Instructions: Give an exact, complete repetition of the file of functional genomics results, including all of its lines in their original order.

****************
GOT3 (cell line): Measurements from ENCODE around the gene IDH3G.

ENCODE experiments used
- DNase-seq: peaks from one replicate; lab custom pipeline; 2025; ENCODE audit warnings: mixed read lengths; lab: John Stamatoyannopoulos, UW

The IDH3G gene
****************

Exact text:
GOT3 (cell line): Measurements from ENCODE around the gene IDH3G.

ENCODE experiments used
- DNase-seq: peaks from one replicate; lab custom pipeline; 2025; ENCODE audit warnings: mixed read lengths; lab: John Stamatoyannopoulos, UW

The IDH3G gene